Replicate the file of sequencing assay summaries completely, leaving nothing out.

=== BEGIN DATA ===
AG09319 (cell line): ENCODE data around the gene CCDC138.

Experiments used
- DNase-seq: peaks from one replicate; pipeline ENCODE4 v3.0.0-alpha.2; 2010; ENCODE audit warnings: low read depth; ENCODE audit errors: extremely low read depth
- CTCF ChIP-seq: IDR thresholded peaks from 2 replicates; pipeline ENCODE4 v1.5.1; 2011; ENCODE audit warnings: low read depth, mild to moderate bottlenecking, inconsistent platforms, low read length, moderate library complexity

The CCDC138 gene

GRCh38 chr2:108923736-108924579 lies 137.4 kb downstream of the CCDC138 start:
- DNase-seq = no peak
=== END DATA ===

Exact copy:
AG09319 (cell line): ENCODE data around the gene CCDC138.

Experiments used
- DNase-seq: peaks from one replicate; pipeline ENCODE4 v3.0.0-alpha.2; 2010; ENCODE audit warnings: low read depth; ENCODE audit errors: extremely low read depth
- CTCF ChIP-seq: IDR thresholded peaks from 2 replicates; pipeline ENCODE4 v1.5.1; 2011; ENCODE audit warnings: low read depth, mild to moderate bottlenecking, inconsistent platforms, low read length, moderate library complexity

The CCDC138 gene

GRCh38 chr2:108923736-108924579 lies 137.4 kb downstream of the CCDC138 start:
- DNase-seq = no peak